To be fair, this approach is sensible when you consider that Whole Foods is actively prototyping 365 before raising it to significant scale. Management has instituted a number of changes in store layout and SKU availability, and CEO John Mackey already thinks of this next cohort of three stores as "365 2.0."
At a minimum, investors are looking for feedback that the new concept shows enough promise to materially affect Whole Foods' bottom line in the near future. Absent an announcement of several new openings, look for management to share thoughts on the progress of the current 2.0 phase during the company's earnings conference call.
The elephants in the room
Within the last month, two major shareholders of Whole Foods stock, hedge fund Jana Partners and investment firm Neuberger Berman, LLC, have expressed their desire for management to consider strategic alternatives for the company, the most prominent of which is the exploration of a sale to another grocery chain.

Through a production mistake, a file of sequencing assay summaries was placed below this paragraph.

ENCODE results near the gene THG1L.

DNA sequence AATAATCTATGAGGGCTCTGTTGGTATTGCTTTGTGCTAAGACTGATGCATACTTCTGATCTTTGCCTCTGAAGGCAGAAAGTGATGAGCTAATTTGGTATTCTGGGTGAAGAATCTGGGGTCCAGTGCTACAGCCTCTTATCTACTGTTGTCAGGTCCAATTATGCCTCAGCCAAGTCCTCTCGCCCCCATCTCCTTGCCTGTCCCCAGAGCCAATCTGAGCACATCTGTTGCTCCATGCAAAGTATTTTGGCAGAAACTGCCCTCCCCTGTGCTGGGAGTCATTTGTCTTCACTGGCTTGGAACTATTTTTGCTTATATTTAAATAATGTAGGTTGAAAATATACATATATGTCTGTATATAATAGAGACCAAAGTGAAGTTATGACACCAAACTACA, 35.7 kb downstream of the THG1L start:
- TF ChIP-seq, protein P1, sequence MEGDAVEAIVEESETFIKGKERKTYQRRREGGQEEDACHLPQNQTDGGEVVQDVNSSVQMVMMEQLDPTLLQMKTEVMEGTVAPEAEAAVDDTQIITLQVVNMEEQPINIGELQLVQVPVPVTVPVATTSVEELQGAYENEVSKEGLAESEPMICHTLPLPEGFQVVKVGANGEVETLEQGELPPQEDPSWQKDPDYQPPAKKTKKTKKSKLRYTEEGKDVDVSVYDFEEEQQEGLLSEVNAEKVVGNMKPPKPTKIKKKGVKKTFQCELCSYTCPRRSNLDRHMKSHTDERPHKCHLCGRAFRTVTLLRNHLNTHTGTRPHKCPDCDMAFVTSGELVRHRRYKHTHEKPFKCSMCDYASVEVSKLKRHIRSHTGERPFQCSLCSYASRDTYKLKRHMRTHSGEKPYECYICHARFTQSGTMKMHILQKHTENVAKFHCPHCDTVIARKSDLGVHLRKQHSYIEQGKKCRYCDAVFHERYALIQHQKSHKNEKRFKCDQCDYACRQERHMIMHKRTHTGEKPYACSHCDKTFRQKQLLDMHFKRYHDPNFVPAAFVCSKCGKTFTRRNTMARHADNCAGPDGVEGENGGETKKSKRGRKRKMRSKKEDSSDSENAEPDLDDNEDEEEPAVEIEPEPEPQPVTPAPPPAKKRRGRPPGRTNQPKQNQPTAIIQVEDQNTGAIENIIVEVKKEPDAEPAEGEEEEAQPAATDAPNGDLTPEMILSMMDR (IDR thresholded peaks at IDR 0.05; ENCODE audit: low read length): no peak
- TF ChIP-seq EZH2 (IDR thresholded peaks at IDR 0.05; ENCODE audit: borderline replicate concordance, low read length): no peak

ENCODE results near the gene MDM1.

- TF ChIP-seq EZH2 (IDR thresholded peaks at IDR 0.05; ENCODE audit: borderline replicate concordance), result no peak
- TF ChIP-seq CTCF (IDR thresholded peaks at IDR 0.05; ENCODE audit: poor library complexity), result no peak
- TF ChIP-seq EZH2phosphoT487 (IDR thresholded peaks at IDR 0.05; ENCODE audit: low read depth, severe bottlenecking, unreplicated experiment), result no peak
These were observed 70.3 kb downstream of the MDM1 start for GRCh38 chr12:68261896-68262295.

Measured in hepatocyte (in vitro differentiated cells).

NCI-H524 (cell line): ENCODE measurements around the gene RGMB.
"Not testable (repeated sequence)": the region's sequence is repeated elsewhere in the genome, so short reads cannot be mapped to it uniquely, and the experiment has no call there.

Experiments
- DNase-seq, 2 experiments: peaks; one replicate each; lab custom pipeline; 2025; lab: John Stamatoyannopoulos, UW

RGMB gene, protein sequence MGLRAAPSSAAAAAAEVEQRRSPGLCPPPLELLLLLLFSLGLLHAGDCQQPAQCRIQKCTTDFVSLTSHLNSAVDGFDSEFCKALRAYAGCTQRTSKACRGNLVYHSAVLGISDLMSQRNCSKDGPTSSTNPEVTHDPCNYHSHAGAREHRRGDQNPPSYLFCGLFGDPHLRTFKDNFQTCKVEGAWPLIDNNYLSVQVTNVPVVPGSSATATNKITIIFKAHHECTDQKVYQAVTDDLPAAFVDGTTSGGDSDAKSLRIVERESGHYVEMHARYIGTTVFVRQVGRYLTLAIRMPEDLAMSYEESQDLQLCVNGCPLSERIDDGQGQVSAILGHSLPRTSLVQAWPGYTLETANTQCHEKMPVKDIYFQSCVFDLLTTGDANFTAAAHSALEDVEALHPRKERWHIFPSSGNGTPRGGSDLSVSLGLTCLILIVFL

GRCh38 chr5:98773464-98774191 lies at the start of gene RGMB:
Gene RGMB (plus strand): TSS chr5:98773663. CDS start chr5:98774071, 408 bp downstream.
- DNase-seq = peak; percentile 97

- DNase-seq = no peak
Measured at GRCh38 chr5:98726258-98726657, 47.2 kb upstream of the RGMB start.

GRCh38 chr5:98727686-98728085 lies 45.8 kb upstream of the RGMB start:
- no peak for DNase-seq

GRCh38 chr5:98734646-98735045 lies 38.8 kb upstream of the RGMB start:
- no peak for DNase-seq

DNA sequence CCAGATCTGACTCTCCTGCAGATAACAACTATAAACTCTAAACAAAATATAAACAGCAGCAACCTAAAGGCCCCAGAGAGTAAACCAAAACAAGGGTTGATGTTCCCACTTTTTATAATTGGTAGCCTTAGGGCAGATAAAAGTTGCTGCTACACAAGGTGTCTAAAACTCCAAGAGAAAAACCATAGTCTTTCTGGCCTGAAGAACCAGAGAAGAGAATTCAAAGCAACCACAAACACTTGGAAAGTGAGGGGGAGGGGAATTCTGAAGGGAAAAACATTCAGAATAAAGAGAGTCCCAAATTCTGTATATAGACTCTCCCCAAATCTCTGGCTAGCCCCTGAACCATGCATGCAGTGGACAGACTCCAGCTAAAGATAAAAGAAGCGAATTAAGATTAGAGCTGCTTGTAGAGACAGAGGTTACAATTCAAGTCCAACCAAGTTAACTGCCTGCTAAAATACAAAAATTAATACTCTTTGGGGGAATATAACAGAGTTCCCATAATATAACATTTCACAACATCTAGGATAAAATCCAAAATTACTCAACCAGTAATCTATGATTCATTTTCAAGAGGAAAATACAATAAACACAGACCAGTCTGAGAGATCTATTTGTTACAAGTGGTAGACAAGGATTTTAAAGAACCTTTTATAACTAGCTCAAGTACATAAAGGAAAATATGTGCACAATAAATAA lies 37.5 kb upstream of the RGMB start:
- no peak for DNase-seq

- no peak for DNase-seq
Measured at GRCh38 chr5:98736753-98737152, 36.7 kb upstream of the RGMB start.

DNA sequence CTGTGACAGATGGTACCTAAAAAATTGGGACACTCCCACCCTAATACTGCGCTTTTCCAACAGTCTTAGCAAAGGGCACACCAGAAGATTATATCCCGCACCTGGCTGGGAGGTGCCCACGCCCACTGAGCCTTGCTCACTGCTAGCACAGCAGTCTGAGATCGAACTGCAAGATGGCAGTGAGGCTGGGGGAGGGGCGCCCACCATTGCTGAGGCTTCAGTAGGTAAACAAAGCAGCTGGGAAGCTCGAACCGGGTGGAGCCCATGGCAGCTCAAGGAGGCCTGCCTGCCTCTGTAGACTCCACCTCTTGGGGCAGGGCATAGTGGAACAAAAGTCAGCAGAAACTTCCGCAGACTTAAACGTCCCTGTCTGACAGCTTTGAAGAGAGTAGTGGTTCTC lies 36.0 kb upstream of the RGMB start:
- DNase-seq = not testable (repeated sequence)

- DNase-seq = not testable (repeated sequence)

While such agitation isn't unexpected, given Whole Foods' slowing growth and languishing stock price, it can't be welcome to founder and CEO Mackey. Expect Mackey and other executives to address the shareholder discontent head-on, either with a spirited defense of the current initiatives discussed above, or through the introduction of more drastic measures to increase shareholder value.
And yet the clock continues to tick on: Barring a sudden revival of strong revenue growth, Whole Foods may not have many additional quarters in which it can call its own shots. What may be most useful for shareholders Wednesday is an acknowledgment by management that it grasps the need to improve the business at a faster rate, either through its own action plan, or in cooperation with activist investor groups. Sometimes the way in which a message is conveyed is as effective as the message itself.
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John Mackey, CEO of Whole Foods Market, is a member of The Motley Fool's board of directors. Asit Sharma has no position in any stocks mentioned. The Motley Fool owns shares of and recommends Whole Foods Market. The Motley Fool has a disclosure policy.